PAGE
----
SECRETARY POMPEO: It seems implausible that the Islamic Republic of Iran would have chosen to retain those materials, materials about their program, the Amad program that was undertaken by the Islamic Republic of Iran over years and years, it seems unlikely that they would have retained those materials in a way that they’d be organized and collocated and in a central place where they could continue to have access to those materials, if there wasn’t some thought that at some point in time, they might deem it in their best interest to continue to build out on that program.
So yes, we thought it was an important thing that Israel did there. We have learned more about the program, and the mere existence of that program intact indicates that the Islamic Republic of Iran is thinking about the day when they might begin to continue their program in a serious way.
And the other thing I’d say on that, James, is we also watch, right – while some of the (inaudible) was dispersed, some of the infrastructure for the Islamic Republic of Iran’s nuclear program was dispersed, those scientists are still out working in laboratories and schools and facilities all around Iran. So we all know how weaponization research is taking place. It can be in a central location, in a big organization, or it can be done in a more fractured, less easily detected way.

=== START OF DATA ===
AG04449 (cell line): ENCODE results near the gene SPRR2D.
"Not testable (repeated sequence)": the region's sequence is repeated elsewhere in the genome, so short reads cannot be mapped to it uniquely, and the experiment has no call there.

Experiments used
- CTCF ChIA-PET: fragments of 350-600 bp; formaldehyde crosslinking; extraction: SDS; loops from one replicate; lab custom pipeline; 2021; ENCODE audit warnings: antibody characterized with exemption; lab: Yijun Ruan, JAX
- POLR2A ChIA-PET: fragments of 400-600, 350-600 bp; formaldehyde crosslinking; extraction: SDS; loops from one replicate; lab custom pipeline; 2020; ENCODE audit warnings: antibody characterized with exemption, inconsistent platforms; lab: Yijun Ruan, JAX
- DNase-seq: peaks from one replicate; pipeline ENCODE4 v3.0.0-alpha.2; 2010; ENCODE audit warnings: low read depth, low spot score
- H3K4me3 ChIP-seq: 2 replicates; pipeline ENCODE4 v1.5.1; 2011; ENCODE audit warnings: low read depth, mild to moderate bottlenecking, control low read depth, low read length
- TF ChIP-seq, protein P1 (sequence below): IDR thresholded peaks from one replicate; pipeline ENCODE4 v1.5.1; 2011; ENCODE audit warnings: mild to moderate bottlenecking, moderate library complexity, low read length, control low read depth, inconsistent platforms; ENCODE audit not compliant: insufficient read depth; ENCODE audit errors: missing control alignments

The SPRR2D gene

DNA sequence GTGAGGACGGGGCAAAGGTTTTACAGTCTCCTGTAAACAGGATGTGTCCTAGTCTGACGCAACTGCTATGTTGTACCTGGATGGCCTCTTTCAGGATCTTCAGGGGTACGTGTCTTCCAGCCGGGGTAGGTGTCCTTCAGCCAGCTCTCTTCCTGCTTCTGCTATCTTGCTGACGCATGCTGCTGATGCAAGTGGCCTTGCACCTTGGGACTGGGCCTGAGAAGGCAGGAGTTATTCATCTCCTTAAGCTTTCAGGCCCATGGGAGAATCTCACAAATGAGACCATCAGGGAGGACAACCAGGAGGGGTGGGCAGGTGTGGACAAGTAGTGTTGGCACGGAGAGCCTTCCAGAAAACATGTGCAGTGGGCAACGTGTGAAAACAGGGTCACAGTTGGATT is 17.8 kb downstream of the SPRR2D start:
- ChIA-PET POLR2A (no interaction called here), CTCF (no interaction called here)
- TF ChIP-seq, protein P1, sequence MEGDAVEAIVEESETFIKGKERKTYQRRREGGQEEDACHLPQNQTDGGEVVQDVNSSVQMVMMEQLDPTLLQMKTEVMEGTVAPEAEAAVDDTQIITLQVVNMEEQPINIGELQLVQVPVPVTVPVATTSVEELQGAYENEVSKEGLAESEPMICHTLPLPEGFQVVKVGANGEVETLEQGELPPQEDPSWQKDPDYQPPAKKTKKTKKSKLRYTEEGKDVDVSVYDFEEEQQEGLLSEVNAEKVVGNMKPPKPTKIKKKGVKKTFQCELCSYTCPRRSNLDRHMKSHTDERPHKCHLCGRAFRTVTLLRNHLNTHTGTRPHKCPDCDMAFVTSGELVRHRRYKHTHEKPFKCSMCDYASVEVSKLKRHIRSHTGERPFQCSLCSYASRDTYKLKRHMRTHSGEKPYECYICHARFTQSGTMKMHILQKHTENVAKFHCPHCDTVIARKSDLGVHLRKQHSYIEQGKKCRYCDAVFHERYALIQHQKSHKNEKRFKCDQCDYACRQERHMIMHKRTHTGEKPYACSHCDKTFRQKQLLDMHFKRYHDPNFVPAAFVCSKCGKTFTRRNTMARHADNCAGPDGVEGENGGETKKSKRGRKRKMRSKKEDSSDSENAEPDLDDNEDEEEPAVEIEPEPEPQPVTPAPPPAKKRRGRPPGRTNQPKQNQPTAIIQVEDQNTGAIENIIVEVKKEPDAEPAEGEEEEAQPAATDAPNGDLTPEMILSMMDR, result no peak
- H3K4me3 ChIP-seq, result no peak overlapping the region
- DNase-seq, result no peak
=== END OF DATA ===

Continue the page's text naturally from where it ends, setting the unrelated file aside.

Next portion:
QUESTION: In my reporting for the Sinclair Broadcast Group, just recently I compiled a seven-minute story about what is probably the largest revelation to come out of that archive so far, at least publicly, and that is the existence of a previously undisclosed and undeclared nuclear site at Parchin known as the Boroujerdi project.
Has the Trump administration urged IAEA to inspect that site?
SECRETARY POMPEO: James, unfortunately, I can’t answer that question completely, but the American people should know the United States is watching closely each of these sites that we suspect may have engaged in some element of a weapons program. I think it’s abundantly clear that the declaration that was made that formed the basis, the foundation, the declaration about the Iranian weapons program’s history, called the PMD in the JCPOA, that that was fundamentally false. And we have worked diligently to ensure that the IAEA is aware of those things which weren’t accurate, and we have urged them to continue to conduct inspections to validate not only that the basis for the JCPOA had factual inaccuracies, but more importantly, the risk that that creates to the nonproliferation regime that was set up by the JCPOA.
QUESTION: And are you satisfied with the vigor with which IAEA pursues those recommendations?
SECRETARY POMPEO: We always want them to do more.
QUESTION: Last question about Iran, and then we’ll move to North Korea, if you don’t mind.
SECRETARY POMPEO: Yes, sir.
QUESTION: In a recent interview, you spoke of, quote, the “evil” that emanates from the Islamic Republic. Do you regard Iran as an evil regime?
SECRETARY POMPEO: Yes.